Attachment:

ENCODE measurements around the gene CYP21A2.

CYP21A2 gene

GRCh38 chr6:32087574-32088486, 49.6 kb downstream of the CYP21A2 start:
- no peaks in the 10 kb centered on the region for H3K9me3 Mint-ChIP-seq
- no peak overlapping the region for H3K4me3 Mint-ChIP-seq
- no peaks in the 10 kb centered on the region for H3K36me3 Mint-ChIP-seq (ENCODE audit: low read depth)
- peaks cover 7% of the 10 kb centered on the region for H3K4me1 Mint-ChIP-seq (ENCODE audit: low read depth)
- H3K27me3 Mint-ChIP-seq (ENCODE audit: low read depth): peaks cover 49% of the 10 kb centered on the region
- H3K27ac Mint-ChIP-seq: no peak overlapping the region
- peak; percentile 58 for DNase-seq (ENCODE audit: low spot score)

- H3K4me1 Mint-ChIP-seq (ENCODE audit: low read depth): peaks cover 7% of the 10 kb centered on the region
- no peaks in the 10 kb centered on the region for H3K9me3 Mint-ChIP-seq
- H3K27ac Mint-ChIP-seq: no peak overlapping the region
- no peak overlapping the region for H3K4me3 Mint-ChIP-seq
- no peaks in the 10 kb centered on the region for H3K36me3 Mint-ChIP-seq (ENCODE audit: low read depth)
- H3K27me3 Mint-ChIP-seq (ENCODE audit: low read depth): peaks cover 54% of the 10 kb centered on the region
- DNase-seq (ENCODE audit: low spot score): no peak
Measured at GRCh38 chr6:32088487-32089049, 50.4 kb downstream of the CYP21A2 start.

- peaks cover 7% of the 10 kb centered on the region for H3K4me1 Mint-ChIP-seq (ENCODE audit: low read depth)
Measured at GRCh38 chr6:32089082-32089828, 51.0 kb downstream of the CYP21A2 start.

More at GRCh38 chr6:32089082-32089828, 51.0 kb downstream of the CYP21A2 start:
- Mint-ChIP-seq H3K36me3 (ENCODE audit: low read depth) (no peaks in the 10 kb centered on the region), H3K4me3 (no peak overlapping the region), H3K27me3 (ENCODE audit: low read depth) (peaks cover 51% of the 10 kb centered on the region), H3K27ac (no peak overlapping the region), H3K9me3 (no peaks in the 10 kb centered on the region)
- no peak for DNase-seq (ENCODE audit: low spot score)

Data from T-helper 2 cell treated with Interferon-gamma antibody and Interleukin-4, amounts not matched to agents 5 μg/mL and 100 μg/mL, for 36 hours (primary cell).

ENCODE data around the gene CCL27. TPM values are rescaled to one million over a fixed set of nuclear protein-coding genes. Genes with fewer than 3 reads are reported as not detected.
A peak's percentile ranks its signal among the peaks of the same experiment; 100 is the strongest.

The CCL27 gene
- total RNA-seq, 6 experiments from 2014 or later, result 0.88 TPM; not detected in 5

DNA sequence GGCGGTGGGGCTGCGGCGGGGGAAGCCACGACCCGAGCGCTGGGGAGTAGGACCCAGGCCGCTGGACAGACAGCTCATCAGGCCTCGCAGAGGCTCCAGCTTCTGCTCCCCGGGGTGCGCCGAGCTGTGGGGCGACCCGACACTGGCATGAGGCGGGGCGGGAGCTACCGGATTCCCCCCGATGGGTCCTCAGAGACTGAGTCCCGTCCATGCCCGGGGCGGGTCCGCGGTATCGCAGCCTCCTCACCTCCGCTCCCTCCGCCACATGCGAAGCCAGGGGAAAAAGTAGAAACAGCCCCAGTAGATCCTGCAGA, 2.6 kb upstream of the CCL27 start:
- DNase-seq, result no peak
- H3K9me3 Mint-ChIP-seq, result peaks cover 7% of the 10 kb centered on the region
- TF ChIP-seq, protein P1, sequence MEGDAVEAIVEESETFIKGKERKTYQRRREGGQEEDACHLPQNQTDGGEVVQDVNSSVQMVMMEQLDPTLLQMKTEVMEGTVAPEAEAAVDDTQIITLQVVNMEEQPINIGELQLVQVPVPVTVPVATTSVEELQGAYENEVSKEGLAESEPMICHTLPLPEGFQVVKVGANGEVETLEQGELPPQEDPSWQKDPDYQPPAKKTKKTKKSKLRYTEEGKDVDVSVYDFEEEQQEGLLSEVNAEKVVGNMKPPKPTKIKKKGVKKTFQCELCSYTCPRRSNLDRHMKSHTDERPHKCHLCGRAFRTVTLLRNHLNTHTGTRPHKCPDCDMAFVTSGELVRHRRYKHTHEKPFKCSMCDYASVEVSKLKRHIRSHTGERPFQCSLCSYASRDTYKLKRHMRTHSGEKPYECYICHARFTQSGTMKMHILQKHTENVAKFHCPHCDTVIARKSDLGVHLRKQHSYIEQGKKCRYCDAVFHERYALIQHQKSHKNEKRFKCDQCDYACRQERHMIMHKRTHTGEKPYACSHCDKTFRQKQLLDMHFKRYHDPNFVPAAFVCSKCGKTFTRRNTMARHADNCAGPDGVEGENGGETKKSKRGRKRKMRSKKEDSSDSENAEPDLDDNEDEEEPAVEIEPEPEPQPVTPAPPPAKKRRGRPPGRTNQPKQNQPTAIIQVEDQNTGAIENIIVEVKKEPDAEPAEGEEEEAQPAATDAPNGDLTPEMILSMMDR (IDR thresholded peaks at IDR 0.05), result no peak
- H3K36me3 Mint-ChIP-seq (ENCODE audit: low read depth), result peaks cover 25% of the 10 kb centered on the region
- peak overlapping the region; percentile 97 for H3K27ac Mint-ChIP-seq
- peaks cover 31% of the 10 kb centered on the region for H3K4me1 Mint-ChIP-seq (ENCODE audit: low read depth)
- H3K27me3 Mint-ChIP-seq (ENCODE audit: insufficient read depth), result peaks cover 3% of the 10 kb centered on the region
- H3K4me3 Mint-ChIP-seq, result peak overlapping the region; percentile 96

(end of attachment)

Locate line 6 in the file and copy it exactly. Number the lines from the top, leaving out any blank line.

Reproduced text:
- no peaks in the 10 kb centered on the region for H3K36me3 Mint-ChIP-seq (ENCODE audit: low read depth)